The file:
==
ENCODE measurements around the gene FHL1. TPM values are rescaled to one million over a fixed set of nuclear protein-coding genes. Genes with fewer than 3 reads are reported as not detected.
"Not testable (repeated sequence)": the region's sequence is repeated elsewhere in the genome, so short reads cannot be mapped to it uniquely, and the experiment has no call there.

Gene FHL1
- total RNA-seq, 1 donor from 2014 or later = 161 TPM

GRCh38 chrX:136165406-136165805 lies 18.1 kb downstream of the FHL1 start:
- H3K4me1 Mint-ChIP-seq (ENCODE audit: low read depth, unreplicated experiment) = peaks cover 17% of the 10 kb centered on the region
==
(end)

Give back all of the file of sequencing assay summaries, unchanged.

ENCODE measurements around the gene FHL1. TPM values are rescaled to one million over a fixed set of nuclear protein-coding genes. Genes with fewer than 3 reads are reported as not detected.
"Not testable (repeated sequence)": the region's sequence is repeated elsewhere in the genome, so short reads cannot be mapped to it uniquely, and the experiment has no call there.

Gene FHL1
- total RNA-seq, 1 donor from 2014 or later = 161 TPM

GRCh38 chrX:136165406-136165805 lies 18.1 kb downstream of the FHL1 start:
- H3K4me1 Mint-ChIP-seq (ENCODE audit: low read depth, unreplicated experiment) = peaks cover 17% of the 10 kb centered on the region